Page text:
Patient characteristics as predictors of clinical outcome of distraction in treatment of severe ankle osteoarthritisA.C.A. Marijnissen M.C.L. Hoekstra B.C. du Pré P.M. van Roermund J. van Melkebeek A. Amendola P. Maathuis F.P.J.G. Lafeber P.M.J. Welsing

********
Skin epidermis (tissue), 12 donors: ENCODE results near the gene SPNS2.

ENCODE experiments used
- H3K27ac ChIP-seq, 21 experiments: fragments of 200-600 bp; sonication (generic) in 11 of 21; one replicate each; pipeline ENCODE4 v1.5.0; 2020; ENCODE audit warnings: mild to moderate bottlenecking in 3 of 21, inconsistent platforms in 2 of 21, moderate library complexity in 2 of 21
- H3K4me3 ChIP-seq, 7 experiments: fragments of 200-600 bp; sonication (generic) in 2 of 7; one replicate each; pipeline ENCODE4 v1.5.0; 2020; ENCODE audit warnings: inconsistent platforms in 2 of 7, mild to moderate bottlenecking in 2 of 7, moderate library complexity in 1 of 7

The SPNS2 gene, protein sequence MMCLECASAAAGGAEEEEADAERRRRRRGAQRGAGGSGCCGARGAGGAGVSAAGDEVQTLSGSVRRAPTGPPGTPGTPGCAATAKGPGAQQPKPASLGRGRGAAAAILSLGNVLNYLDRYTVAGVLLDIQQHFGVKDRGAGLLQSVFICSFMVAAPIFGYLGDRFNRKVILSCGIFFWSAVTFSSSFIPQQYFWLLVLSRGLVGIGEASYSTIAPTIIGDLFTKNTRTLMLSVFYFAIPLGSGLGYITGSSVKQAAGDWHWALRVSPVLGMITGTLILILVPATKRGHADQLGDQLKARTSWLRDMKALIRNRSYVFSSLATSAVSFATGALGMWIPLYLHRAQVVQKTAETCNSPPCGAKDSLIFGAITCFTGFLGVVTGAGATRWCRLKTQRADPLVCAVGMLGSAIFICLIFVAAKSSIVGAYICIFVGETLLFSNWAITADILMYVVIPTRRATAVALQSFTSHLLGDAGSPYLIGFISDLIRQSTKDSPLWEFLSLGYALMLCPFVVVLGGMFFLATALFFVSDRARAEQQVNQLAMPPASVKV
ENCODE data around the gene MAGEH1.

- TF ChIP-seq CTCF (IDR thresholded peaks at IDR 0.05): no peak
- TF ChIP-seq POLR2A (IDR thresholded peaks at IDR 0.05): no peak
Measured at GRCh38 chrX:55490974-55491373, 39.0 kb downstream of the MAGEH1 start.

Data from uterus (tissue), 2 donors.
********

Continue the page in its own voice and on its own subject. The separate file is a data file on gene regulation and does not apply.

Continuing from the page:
Osteoarthritis (OA) is a slowly progressive joint disease. Joint distraction can be a treatment of choice in case of severe OA. Prediction of failure will facilitate implementation of joint distraction in clinical practice. Patients with severe ankle OA, who underwent joint distraction were included. Survival analysis was performed over 12 years (n = 25 after 12 years). Regression analyses were used to predict failures and clinical benefit at 2 years after joint distraction (n = 111). Survival analysis showed that 44% of the patients failed, 17% within 2 years and 37% within 5 years after joint distraction (n = 48 after 5 years). Survival analysis in subgroups showed that the percentage failure was only different in women (30% after 2 years) versus men (after 11 years still no 30% failure). In the multivariate analyses female gender was predictive for failure 2 years after joint distraction. Gender and functional disability at baseline predicted more pain. Functional disability and pain at baseline were associated with more functional disability. Joint distraction shows a long‐term clinical beneficial outcome. However, failure rate is considerable over the years. Female patients have a higher chance of failure during follow‐up. Unfortunately, not all potential predictors could be investigated and other clinically significant predictors were not found.